Gaultier gives Paris fashion Gypsies, Valentino goes Renaissance
By Alexandria Sage
PARIS (Reuters) - Jean Paul Gaultier chose swirling translucent veils, the sound of sitars, and the insouciance of Gypsy culture for his haute couture show on Tuesday, while Valentino opted for an ethereal yet decorative look that evoked the bloom of the Renaissance.
The Spring 2013 collections presented on Wednesday by the two design houses, one French and one Italian, found inspiration from different epochs and parts of the globe, pointing to the diversity seen during Paris Fashion Week, the creme de la creme of the global fashion industry.
Gaultier, often labeled the bad boy of French fashion, turned eastward to India for inspiration, transporting his audience to Rajasthan, with sinewy models sporting oversized earrings and billowy veils in periwinkle, tangerine and pink.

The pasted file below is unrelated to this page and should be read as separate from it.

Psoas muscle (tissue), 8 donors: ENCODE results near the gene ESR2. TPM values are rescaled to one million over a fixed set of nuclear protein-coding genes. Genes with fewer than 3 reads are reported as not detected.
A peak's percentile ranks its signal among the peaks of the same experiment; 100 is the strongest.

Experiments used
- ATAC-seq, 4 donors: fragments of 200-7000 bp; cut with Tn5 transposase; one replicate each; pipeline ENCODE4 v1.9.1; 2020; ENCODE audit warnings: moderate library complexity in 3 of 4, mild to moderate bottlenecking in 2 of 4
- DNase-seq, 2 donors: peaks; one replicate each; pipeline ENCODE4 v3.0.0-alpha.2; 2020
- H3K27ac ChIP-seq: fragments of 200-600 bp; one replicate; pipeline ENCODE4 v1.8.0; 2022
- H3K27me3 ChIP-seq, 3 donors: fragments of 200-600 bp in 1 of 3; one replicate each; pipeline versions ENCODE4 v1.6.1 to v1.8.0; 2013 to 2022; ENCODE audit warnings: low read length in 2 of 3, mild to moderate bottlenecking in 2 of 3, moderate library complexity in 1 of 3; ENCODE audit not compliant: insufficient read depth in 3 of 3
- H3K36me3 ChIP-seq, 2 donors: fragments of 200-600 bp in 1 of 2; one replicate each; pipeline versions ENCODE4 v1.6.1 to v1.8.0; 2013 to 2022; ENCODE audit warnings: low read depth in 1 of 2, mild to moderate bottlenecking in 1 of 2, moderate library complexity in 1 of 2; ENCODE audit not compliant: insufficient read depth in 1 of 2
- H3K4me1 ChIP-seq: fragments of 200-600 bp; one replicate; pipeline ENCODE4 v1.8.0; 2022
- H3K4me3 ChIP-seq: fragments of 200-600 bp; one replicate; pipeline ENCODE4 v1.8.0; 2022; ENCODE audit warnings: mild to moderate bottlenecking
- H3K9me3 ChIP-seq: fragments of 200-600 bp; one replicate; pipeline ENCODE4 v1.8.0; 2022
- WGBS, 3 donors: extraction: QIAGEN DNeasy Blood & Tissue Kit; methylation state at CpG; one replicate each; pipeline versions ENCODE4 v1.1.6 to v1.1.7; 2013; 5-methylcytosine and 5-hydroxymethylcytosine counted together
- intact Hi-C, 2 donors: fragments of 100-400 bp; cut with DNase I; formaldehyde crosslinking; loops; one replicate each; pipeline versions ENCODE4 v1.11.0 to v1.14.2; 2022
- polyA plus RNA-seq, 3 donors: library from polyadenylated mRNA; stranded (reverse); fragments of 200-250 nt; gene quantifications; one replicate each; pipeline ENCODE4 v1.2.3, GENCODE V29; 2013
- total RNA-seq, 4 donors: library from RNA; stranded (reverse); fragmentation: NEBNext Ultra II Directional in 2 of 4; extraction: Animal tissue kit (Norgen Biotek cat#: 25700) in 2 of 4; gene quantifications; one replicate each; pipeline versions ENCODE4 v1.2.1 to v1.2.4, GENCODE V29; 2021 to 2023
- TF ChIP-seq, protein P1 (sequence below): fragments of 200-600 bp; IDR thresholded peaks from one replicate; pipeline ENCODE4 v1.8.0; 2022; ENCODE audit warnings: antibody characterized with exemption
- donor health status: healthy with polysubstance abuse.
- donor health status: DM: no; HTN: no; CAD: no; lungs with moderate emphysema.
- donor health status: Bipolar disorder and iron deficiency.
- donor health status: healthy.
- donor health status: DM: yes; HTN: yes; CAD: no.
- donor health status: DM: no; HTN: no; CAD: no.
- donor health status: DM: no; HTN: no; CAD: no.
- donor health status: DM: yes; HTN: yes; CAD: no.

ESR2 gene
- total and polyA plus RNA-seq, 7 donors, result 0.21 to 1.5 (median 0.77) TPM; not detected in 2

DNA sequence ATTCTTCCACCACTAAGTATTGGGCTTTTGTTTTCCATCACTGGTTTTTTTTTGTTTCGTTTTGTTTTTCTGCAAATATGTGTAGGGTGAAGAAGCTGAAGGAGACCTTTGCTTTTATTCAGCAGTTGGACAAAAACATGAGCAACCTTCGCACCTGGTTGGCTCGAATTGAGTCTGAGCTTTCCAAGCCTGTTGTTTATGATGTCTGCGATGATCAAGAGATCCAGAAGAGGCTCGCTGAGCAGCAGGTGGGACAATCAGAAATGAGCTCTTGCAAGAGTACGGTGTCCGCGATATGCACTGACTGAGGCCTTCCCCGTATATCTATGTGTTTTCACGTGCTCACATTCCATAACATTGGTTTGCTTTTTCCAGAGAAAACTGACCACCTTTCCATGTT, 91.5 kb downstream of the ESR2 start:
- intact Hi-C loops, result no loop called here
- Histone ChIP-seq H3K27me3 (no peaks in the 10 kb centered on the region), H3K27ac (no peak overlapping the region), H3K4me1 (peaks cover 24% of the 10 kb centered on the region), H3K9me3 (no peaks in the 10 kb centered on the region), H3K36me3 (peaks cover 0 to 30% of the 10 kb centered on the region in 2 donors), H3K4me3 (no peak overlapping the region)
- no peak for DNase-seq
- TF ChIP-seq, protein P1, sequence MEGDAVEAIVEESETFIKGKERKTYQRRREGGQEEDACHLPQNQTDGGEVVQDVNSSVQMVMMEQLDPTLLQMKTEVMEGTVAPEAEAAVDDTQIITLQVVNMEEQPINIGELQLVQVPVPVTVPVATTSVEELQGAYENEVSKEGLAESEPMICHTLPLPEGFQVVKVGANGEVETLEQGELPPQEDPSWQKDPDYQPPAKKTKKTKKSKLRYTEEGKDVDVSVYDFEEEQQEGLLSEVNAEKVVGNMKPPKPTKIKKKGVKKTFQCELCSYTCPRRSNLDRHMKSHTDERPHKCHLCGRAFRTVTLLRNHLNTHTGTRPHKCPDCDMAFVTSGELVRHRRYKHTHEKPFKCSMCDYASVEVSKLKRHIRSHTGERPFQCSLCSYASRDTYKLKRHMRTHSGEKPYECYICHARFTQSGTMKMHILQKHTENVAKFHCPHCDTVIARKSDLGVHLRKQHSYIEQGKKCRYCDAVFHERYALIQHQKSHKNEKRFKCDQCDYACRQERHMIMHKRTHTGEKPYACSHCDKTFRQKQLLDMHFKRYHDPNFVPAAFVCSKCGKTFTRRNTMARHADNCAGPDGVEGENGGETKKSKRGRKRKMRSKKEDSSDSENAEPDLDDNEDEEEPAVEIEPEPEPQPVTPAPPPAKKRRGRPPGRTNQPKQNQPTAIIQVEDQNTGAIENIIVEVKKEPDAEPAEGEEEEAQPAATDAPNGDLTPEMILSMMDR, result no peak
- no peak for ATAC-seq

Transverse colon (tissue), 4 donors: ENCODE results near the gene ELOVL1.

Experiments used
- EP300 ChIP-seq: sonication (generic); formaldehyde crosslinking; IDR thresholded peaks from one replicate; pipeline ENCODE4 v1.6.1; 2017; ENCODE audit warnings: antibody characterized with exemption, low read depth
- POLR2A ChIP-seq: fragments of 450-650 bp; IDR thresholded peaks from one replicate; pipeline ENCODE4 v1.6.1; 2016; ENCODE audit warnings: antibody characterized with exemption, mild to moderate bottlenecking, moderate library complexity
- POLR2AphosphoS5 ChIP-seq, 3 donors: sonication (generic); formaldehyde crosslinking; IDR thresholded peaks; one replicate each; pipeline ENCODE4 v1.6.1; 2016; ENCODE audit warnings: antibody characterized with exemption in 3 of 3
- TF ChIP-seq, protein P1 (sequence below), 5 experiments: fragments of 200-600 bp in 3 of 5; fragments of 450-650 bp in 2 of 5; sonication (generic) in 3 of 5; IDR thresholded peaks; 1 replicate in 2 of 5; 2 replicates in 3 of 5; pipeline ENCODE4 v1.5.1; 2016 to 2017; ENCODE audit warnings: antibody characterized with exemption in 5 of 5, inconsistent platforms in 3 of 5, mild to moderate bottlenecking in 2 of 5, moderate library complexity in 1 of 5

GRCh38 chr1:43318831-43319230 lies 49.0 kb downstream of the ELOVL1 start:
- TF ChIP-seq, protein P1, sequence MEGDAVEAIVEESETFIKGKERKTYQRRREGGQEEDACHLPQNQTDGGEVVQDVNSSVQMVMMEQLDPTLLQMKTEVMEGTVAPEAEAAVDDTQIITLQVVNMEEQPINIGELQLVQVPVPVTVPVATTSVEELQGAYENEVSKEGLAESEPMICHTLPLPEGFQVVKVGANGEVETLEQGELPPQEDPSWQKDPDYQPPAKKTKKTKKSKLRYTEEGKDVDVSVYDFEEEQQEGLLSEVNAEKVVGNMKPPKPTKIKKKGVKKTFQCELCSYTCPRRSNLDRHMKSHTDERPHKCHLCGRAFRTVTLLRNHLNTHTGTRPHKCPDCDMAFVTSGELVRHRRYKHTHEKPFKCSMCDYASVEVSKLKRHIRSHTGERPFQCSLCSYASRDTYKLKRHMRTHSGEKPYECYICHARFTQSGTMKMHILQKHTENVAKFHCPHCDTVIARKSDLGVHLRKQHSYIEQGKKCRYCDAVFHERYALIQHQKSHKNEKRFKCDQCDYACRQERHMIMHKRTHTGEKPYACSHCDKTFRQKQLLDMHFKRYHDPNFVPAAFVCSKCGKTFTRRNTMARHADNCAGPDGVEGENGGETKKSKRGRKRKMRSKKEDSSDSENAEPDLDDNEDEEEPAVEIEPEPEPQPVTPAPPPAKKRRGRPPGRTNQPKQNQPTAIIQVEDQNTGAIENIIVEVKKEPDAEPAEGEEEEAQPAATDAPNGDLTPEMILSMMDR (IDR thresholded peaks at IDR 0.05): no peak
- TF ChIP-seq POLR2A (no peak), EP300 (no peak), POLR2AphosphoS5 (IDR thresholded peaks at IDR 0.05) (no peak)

Valentino - under new owners the Qatari royal family and with the designing duo of Maria Grazie Chiuri and Pierpaolo Piccioli at the helm - presented a more sober but no less theatrical vision. Gowns that a 15th century queen would have been proud of featured patterns that brought to mind iron grillwork in a formal garden.
This range of options for women willing to shell out thousands of dollars for a made-to-order haute couture outfit help prop up the global women's luxury apparel market, estimated at 27 billion euros ($35 billion) and growing, according to consultancy Bain & Company.
Only a small number of houses such as Christian Dior, Chanel and Giorgio Armani are allowed to exhibit haute couture in Paris, where manufacturing is carefully regulated and work must be sewn by hand in order to be considered haute couture.
At Gaultier, majority owned by Spanish family luxury group Puig, some expected an elephant as the grand finale, but instead a delightful Mother Goose moment saw an elaborately decorated bride flipping up her voluminous skirt to reveal four little children who scampered down the runway to applause.
Backstage, Gaultier said it was not the first time he had been influenced by India, but this time he evoked the Gypsies, a migratory people whose centuries-old ancestral home is India. Continued...